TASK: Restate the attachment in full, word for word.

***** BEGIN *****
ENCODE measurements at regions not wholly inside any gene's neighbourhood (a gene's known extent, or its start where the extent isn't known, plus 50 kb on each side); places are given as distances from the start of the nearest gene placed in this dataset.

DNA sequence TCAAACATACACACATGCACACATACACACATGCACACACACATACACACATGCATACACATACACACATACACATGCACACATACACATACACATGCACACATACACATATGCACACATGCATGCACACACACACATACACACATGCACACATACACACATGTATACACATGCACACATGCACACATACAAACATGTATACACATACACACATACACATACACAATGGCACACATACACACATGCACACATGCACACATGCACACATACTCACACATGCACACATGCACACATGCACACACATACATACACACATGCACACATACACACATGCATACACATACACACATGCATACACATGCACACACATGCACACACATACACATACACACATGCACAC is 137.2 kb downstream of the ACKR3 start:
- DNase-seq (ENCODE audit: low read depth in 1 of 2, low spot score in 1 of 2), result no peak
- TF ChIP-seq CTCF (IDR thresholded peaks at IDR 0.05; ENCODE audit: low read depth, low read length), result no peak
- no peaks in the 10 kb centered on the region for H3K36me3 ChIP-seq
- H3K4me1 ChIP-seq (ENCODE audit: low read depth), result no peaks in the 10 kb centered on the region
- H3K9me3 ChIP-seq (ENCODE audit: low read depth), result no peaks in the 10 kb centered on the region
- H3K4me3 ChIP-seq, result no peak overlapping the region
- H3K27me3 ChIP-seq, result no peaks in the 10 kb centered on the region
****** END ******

ENCODE measurements at regions not wholly inside any gene's neighbourhood (a gene's known extent, or its start where the extent isn't known, plus 50 kb on each side); places are given as distances from the start of the nearest gene placed in this dataset.

DNA sequence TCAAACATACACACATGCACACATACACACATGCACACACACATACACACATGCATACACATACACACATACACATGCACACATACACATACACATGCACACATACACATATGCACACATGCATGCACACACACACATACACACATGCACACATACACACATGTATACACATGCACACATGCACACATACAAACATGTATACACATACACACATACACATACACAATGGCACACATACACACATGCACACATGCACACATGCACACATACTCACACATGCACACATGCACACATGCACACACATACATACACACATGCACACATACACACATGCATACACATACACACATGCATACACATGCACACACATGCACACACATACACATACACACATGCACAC is 137.2 kb downstream of the ACKR3 start:
- DNase-seq (ENCODE audit: low read depth in 1 of 2, low spot score in 1 of 2), result no peak
- TF ChIP-seq CTCF (IDR thresholded peaks at IDR 0.05; ENCODE audit: low read depth, low read length), result no peak
- no peaks in the 10 kb centered on the region for H3K36me3 ChIP-seq
- H3K4me1 ChIP-seq (ENCODE audit: low read depth), result no peaks in the 10 kb centered on the region
- H3K9me3 ChIP-seq (ENCODE audit: low read depth), result no peaks in the 10 kb centered on the region
- H3K4me3 ChIP-seq, result no peak overlapping the region
- H3K27me3 ChIP-seq, result no peaks in the 10 kb centered on the region